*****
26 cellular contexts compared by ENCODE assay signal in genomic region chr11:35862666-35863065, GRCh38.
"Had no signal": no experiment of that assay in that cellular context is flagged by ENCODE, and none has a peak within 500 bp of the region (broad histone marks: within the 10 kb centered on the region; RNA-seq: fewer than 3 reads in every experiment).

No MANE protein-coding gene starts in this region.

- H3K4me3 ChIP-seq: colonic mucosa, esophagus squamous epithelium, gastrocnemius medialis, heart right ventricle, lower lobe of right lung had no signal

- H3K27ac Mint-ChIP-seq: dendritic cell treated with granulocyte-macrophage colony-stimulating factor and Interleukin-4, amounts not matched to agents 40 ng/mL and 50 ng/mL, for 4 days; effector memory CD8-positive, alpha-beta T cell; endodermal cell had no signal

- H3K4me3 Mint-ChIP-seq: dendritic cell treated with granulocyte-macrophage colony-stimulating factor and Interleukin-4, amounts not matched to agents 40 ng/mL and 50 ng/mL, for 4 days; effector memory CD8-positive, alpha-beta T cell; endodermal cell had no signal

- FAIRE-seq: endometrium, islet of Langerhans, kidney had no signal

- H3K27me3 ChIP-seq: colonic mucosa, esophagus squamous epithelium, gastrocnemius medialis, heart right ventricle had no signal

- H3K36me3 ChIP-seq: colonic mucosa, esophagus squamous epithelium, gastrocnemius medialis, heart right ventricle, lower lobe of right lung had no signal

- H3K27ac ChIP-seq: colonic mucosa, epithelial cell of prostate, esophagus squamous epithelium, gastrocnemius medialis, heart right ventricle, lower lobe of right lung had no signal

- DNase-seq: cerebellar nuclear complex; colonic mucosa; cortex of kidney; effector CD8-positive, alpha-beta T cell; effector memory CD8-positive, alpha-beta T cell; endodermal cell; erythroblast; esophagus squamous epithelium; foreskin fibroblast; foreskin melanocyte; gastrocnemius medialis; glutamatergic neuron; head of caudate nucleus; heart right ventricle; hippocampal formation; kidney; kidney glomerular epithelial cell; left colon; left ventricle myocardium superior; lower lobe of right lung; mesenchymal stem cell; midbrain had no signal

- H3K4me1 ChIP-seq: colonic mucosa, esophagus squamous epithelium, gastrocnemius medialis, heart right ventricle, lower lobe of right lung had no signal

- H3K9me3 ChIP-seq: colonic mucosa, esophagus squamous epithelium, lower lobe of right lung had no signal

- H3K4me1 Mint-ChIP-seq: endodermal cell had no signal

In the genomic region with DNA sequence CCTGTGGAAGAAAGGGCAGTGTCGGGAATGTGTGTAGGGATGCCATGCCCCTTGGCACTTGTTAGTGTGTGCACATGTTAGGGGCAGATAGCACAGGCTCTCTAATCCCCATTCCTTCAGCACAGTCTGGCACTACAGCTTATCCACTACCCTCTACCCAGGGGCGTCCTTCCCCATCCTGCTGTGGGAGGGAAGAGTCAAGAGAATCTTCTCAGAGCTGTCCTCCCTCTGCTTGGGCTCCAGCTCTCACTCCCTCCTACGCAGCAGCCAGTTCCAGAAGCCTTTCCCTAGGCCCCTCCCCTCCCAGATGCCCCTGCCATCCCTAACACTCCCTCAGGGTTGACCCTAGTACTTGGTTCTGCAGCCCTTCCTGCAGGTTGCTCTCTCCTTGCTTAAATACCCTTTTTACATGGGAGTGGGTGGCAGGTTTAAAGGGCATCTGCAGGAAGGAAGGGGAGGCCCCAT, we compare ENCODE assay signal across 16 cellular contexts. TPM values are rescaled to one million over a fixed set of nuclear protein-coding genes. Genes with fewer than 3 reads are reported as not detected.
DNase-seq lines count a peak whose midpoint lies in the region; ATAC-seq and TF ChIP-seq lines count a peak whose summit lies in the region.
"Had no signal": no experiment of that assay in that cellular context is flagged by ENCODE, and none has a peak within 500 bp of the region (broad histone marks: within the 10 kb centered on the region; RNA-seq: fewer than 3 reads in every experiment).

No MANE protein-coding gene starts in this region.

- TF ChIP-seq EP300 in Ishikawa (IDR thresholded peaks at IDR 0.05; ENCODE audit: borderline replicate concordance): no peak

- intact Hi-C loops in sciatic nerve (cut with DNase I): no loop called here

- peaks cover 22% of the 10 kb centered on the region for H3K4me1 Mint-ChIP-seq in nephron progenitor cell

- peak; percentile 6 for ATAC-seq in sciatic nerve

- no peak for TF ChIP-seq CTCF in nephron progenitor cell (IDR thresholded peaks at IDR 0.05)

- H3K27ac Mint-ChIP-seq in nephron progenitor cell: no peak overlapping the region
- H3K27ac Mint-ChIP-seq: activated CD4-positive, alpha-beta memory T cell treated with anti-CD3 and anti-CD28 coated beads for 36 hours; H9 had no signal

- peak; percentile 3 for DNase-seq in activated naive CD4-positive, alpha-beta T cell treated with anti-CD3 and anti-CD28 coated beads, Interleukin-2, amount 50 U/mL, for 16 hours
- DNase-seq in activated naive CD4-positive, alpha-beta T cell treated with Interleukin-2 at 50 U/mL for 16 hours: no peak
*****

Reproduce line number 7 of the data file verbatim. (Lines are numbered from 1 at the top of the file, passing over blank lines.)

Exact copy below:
- FAIRE-seq: endometrium, islet of Langerhans, kidney had no signal